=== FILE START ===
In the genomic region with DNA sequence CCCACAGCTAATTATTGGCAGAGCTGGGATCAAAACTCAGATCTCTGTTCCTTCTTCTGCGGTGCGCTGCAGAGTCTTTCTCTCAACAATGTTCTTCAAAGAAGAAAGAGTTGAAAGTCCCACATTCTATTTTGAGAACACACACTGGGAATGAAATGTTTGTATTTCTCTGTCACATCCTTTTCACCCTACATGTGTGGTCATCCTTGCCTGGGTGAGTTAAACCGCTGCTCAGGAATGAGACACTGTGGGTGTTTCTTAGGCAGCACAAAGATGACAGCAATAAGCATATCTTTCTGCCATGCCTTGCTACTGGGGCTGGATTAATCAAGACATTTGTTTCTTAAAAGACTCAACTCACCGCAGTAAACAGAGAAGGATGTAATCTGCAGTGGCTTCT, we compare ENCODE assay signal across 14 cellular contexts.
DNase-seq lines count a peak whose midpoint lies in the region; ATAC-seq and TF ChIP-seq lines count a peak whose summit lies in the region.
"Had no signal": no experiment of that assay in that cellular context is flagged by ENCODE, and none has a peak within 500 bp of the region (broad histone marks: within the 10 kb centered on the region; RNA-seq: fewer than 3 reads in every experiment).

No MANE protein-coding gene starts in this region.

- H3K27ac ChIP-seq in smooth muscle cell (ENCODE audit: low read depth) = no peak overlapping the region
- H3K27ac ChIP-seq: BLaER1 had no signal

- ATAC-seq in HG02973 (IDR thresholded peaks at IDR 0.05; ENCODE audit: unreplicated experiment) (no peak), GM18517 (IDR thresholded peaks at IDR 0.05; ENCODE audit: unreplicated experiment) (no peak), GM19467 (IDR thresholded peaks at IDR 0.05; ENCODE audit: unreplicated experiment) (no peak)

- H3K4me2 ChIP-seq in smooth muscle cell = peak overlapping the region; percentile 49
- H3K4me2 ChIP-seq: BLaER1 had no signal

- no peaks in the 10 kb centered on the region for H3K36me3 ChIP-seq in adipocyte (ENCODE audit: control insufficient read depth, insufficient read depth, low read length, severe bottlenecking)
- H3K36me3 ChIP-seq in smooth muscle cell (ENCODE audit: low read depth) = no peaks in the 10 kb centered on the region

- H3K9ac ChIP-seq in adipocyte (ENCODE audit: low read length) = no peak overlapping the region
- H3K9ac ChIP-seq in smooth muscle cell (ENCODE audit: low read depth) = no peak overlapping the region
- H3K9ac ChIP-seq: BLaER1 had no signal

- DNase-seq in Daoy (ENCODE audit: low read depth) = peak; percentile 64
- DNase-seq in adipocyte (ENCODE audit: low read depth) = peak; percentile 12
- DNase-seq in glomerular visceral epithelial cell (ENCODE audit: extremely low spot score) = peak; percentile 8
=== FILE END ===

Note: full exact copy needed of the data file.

In the genomic region with DNA sequence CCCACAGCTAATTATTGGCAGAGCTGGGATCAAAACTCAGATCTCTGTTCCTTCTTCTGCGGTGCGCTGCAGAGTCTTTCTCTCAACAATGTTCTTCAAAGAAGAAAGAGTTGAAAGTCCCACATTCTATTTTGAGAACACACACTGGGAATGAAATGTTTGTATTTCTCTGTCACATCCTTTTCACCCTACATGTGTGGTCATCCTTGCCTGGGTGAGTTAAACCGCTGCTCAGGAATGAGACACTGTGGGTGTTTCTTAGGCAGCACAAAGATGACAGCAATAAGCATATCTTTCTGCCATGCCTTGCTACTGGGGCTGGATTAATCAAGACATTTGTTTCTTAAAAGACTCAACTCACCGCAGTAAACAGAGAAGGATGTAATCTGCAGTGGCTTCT, we compare ENCODE assay signal across 14 cellular contexts.
DNase-seq lines count a peak whose midpoint lies in the region; ATAC-seq and TF ChIP-seq lines count a peak whose summit lies in the region.
"Had no signal": no experiment of that assay in that cellular context is flagged by ENCODE, and none has a peak within 500 bp of the region (broad histone marks: within the 10 kb centered on the region; RNA-seq: fewer than 3 reads in every experiment).

No MANE protein-coding gene starts in this region.

- H3K27ac ChIP-seq in smooth muscle cell (ENCODE audit: low read depth) = no peak overlapping the region
- H3K27ac ChIP-seq: BLaER1 had no signal

- ATAC-seq in HG02973 (IDR thresholded peaks at IDR 0.05; ENCODE audit: unreplicated experiment) (no peak), GM18517 (IDR thresholded peaks at IDR 0.05; ENCODE audit: unreplicated experiment) (no peak), GM19467 (IDR thresholded peaks at IDR 0.05; ENCODE audit: unreplicated experiment) (no peak)

- H3K4me2 ChIP-seq in smooth muscle cell = peak overlapping the region; percentile 49
- H3K4me2 ChIP-seq: BLaER1 had no signal

- no peaks in the 10 kb centered on the region for H3K36me3 ChIP-seq in adipocyte (ENCODE audit: control insufficient read depth, insufficient read depth, low read length, severe bottlenecking)
- H3K36me3 ChIP-seq in smooth muscle cell (ENCODE audit: low read depth) = no peaks in the 10 kb centered on the region

- H3K9ac ChIP-seq in adipocyte (ENCODE audit: low read length) = no peak overlapping the region
- H3K9ac ChIP-seq in smooth muscle cell (ENCODE audit: low read depth) = no peak overlapping the region
- H3K9ac ChIP-seq: BLaER1 had no signal

- DNase-seq in Daoy (ENCODE audit: low read depth) = peak; percentile 64
- DNase-seq in adipocyte (ENCODE audit: low read depth) = peak; percentile 12
- DNase-seq in glomerular visceral epithelial cell (ENCODE audit: extremely low spot score) = peak; percentile 8